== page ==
Estimates from the European Union’s criminal intelligence agency Europol place the number of lone migrant children that have gone missing in Europe since arrival over the last few years at +10,000. It’s no real mystery what happens to these children, though, as it’s an open secret that some of the wealthiest countries in Europe are also some of the global hot spots when it comes the slavery of foreign women and children in sex work.

The point that’s being made here is that as refugee movement and mass migrations pick up over the coming decades, human slavery is slated to continue growing as a problem … with it already being the case that criminal gangs seem to be benefiting to a large degree from the growing ease at which trafficking can occur. As it stands, it’s estimated that some 40 million people are living as slaves worldwide.

On that subject, the prominent Nobel laureate Kailash Satyarthi recently made some interesting comments as part of a workshop in Jordan put together by the Thomson Reuters Foundation. The comments seem worth discussing here.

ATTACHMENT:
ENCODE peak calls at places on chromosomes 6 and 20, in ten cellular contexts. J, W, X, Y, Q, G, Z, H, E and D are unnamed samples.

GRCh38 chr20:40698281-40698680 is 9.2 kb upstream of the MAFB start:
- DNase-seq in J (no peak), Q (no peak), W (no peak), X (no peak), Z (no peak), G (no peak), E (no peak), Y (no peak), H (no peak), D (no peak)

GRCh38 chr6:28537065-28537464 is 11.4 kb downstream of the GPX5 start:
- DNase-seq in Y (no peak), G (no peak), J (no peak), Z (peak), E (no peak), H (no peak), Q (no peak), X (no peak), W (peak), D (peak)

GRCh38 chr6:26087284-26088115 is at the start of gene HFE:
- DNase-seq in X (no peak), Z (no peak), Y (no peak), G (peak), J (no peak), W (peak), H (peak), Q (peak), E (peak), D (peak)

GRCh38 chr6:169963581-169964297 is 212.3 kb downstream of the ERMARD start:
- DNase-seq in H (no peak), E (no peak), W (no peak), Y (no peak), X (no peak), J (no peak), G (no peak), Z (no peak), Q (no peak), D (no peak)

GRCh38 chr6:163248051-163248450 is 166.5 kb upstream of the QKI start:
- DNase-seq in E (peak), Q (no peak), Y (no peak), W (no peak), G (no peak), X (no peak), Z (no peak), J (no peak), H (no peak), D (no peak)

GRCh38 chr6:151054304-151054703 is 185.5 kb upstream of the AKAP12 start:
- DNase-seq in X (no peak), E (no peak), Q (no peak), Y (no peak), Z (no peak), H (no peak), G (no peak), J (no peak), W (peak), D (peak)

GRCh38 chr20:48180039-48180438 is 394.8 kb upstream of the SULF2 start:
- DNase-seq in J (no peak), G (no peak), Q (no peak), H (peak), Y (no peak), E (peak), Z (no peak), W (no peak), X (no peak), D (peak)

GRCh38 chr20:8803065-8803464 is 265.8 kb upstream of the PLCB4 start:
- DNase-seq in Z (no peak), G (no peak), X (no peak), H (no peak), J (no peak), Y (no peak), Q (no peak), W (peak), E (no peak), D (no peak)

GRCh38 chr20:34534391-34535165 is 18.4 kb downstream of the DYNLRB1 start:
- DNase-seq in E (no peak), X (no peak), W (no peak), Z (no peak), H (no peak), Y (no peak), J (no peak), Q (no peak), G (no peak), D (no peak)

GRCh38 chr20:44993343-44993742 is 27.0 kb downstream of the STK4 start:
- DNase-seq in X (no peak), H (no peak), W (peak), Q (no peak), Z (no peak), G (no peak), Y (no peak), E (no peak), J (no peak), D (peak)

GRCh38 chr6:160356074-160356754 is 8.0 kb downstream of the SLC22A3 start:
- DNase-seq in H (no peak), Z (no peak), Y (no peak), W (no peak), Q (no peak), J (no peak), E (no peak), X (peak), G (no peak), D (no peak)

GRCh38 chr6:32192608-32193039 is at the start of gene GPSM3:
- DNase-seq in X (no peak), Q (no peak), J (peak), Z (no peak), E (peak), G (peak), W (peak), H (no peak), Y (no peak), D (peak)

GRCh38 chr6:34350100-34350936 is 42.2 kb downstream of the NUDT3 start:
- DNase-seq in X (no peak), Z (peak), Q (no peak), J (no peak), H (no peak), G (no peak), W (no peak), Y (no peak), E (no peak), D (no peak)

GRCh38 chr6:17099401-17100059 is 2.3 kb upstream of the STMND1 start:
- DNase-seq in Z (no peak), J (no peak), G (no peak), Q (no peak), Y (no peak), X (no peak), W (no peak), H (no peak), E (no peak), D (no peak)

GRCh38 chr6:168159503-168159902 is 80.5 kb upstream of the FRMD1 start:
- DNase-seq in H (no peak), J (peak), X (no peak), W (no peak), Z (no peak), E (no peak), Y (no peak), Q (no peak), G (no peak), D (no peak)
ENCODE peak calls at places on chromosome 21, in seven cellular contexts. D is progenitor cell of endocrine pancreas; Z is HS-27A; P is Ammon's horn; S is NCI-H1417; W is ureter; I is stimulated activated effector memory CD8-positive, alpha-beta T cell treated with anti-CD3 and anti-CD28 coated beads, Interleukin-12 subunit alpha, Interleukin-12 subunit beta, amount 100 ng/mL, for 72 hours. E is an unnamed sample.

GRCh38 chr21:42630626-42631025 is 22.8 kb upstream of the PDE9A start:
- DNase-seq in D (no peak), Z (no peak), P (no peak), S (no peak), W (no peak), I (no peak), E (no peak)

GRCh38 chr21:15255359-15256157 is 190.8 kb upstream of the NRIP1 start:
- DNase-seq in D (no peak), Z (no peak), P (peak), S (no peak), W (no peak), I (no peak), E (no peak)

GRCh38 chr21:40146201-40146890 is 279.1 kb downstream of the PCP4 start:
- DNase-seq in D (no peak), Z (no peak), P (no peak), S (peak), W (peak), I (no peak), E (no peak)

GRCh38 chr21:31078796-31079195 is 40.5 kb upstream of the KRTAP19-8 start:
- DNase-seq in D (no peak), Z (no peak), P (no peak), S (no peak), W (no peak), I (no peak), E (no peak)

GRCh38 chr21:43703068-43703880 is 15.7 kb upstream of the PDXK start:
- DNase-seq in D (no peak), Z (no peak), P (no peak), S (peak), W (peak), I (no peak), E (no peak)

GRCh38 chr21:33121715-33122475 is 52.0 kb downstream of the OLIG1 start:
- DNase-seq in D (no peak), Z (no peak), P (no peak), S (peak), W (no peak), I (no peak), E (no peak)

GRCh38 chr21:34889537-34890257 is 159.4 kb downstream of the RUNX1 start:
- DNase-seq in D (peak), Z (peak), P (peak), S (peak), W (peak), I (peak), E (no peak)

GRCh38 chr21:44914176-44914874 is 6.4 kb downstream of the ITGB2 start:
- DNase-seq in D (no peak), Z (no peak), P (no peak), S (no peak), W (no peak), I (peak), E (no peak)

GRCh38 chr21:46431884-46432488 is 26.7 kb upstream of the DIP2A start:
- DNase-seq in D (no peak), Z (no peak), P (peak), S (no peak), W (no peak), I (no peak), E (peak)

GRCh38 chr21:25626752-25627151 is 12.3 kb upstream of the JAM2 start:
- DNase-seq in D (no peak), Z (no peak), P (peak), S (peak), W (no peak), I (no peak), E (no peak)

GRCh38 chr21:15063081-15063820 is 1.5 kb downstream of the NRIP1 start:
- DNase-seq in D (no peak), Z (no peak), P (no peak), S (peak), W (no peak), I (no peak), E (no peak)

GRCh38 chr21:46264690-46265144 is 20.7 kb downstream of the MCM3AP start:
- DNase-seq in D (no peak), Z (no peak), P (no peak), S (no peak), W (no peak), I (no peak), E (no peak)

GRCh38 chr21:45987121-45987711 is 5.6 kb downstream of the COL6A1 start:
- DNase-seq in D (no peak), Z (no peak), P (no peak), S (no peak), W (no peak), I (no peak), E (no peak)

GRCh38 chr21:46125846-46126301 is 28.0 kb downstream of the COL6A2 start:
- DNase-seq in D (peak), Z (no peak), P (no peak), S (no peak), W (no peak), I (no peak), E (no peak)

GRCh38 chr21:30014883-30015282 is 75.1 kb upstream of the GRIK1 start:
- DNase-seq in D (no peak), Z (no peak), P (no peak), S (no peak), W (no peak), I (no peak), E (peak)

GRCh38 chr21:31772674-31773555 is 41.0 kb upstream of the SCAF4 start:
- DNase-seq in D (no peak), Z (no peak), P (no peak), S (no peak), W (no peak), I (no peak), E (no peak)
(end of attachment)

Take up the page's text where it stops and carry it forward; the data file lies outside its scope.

One of the primary points that Satyarthi made in his comments was that the refugee crisis was greatly worsening the problem of human trafficking and slavery, by making it clear to criminal gangs how profitable such activities can be. It’s now estimated, according to Satyarthi, that organized gangs now profit from slavery to the tune of an estimated $150 billion a year.

“This refugee crisis has resulted in trafficking and slavery,” stated Satyarthi, the joint-winner of the 2014 Nobel Peace Prize with Pakistan’s Malala Yousafzai, due to his work fighting child labor.

“Human trafficking, small firearms, and drugs are the 3 most organized crimes. Now they are intermingled,” he stated at the aforementioned workshop.